And with that, my friends, it is now time for me to go watch the final episode. It’s going to be a good one.

I AM NOT A COMMITTEE: Disney to form group to kill Star Wars Expanded Universe

Disney appoints a group to determine a new, official Star Wars canon.

Well, we all knew this was coming eventually. And to be brutally honest, it is way overdue. The Star Wars Expanded Universe has a lot of stuff in it that really shouldn’t be there, whether some poorly thought out children novels in the 90s (looking at you, Jedi Prince series) or, you know, the entire “New Jedi Order” era. Or really anything off of this list.

The sad thing is, though, the EU is probably going to just be killed off entirely, at least post-Return of the Jedi, because let’s face it, the EU’s fanbase is about as valuable as sand on Tatooine. Vibrant as it is, the vast majority–we’re talking about 99 out of 100, here–of Star Wars fans do not care about the EU, and indeed think it is an international alliance of Old World socialist nations that in 100 years will be fighting with the Asians over the last scraps of this planet. I mean I love it, there are other nerds who love it, but then they dress up as Twi’lek girls and it just gets awkward.

Besides, it would totally get in the way of JJ. Abrams’ lens flares, and we can’t have that!

Now, Leland Chee, the Keeper of the Holocron (and thus, for several years now, effectively the Director of Continuity Management at Lucasfilm Licensing) will be in on this, which means that all of us EU fans will be appeased like the good people of Alderaan…before our jewel is blasted to tiny, tiny bits. Remember, lens flares. Can’t get in the way.

But you know, maybe that’s a good thing. I have a list of things we could easily kill:

  • The New Jedi Order Series
  • Legacy of the Force
  • Fate of the Jedi
  • Courtship of Princess Leia
  • The Force Unleased (as well as its sequel)
  • Knights of the Old Republic
  • The Crystal Star
  • The Jedi Prince series
  • Galaxy of Fear series (seriously, what a joke)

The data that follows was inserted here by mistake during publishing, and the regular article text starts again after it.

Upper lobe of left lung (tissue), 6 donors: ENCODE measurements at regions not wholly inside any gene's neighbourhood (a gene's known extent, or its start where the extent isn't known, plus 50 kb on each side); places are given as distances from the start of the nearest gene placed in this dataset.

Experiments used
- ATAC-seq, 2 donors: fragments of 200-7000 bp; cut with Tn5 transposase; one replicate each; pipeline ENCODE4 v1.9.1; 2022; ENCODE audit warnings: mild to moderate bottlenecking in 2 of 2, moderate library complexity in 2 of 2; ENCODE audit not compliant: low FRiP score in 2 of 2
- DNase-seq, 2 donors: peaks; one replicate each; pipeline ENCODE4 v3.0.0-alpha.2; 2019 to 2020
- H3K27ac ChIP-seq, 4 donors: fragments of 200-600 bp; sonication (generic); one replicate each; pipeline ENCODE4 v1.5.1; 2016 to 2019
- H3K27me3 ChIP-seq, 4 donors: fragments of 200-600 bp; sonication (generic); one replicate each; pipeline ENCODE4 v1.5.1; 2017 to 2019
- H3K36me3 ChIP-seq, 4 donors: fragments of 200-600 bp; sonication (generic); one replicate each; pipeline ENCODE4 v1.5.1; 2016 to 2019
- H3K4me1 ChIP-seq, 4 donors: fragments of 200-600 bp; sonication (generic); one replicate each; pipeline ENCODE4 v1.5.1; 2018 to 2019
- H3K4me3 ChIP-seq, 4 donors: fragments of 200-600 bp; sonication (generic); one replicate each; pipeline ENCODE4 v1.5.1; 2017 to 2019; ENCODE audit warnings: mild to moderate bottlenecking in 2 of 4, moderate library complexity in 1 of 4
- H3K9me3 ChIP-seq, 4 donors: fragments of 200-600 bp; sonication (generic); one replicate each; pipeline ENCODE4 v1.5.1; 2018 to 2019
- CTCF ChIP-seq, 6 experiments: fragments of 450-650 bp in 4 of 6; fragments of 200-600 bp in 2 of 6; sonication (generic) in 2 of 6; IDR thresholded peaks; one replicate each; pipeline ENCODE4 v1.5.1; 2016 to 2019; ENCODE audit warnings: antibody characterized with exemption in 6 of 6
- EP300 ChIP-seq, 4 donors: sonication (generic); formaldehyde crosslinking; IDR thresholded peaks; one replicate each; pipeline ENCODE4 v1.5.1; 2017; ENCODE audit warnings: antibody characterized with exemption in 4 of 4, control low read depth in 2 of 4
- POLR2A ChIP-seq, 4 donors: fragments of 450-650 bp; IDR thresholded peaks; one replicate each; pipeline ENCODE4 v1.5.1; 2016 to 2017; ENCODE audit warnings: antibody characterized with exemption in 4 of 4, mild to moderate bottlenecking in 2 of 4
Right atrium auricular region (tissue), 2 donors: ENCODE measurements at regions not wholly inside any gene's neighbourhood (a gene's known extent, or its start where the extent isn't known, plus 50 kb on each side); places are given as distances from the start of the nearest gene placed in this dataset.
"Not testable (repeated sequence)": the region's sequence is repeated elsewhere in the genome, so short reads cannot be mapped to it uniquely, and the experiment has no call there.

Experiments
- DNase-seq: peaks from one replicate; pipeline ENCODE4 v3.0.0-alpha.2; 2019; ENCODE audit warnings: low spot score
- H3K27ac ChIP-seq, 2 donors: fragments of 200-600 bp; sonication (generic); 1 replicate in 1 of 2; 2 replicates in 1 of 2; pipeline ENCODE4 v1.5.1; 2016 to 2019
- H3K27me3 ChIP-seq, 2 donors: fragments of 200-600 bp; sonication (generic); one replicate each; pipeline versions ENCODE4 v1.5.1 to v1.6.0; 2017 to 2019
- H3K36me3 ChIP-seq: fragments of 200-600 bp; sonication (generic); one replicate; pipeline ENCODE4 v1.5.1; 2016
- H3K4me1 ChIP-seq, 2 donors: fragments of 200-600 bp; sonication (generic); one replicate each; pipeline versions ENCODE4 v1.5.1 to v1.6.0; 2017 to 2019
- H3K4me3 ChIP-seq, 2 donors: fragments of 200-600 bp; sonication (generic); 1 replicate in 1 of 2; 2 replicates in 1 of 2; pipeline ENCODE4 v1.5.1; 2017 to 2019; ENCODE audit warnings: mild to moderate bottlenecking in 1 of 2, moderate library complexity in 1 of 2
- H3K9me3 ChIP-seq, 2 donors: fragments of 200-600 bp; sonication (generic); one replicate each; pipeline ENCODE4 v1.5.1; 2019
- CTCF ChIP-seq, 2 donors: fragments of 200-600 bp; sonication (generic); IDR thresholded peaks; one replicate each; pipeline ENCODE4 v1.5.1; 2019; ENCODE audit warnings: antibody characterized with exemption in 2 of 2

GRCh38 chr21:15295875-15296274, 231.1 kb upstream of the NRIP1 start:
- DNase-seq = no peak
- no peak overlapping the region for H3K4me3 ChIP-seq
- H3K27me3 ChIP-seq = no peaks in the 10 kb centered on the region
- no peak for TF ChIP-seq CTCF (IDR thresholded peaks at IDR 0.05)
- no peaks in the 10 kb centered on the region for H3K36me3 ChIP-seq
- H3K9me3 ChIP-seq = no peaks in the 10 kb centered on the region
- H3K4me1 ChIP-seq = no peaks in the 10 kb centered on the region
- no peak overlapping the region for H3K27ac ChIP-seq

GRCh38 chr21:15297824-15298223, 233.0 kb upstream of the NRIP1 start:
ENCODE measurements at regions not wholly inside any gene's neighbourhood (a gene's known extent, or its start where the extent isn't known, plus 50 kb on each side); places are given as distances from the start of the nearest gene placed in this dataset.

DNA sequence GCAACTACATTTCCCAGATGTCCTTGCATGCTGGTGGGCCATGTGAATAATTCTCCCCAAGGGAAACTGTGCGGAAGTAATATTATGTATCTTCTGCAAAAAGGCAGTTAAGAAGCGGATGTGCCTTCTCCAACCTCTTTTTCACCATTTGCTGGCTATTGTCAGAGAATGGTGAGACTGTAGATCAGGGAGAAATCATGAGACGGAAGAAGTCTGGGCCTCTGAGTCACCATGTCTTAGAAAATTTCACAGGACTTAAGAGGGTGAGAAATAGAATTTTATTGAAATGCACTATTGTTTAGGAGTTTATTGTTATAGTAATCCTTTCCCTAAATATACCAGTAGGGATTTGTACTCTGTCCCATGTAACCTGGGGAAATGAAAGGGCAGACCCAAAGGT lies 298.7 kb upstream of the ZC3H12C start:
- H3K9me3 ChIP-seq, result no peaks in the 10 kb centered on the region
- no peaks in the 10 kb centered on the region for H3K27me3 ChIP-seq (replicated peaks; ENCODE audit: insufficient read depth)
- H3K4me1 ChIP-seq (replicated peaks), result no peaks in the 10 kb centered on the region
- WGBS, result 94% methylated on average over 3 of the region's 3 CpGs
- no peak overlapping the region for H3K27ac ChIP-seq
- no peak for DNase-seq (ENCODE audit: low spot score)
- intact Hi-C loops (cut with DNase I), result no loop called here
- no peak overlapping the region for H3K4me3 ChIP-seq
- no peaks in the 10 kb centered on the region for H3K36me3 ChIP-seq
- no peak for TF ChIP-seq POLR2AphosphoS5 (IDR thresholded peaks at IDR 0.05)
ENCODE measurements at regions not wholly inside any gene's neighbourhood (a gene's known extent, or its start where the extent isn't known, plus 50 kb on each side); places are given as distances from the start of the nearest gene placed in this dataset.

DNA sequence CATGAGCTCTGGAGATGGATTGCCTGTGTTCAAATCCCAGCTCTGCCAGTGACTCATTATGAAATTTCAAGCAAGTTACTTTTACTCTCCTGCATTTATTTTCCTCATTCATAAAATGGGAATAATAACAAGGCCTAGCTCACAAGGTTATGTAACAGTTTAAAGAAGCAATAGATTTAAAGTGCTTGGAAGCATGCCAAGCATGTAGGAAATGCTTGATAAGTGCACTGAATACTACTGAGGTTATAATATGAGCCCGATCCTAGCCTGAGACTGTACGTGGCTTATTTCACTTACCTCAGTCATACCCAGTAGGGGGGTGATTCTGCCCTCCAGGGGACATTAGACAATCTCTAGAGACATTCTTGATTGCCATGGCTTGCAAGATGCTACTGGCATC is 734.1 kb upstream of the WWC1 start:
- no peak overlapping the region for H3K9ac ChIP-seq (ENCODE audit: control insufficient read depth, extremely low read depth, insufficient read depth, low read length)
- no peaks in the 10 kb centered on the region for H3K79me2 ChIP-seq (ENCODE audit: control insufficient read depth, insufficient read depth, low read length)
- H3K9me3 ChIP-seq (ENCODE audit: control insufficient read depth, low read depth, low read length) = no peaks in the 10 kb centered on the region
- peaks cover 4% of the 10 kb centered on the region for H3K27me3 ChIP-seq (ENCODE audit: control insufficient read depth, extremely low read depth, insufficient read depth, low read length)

• The Ewoks series and movies

Well, that’s all I can think of at the moment, but I am sure there are more. There have been a flurry of Star Wars novels lately, many of whom involve Han Solo, that I hear aren’t that good. (Like one that was going to be Ocean’s Eleven but with Dash Rendar, but turned out horribly; and a couiple of ones with zombies. Look, I like zombies, and I like Star Wars. But unless your name is Eden Studios, Inc., you don’t have permission to mix the two. Or into the Sarlacc with you.)

But yeah, it’s not really a bad thing. I would like a fresh start. Still skeptical that whatever JJ will do with that galaxy far, far away will actually be good (I’m really not a fan of his Star Trek reboots) but I will give a shot. And by a shot I mean a dram of Corellian whiskey, because that is always good.

Can we just stop making stuff up?

The title of a recent article at The New Republic reads:

The Period Is Pissed
When did our plainest punctuation mark become so aggressive?

The author then goes on to assume that adding a period at the end of your texts indicates you’re angry.

This is one of the plainest cases of someone just making shit up. Ok, so he cites a professor of linguistics and the editor of something called the Awl (presumably short for “The Awful,” judging by the editor’s comments.) But this guy is definitely smoking something.

Look, a period at the end of sentences is not indicating aggressiveness. It is proper grammar. Nothing more, nothing less. Yes, some people don’t do that and use line breaks because it’s more efficient to type that way on mobile phones. Not technically proper, but it’s a convenience to use such a wonderful device. I have no problem with that. But if you start assuming that using periods in a message indicates “anger,” well, then you’re going to have a lot of problems in your life. You’re probably going to end up hating a lot of people or feeling really bad about yourself. And then your life is going to get worse.

Do yourself a favor. Don’t assume. It makes an ass out of you and me.

EDIT: I am now very angry at my high school for making me think grammar is spelled with an “e”.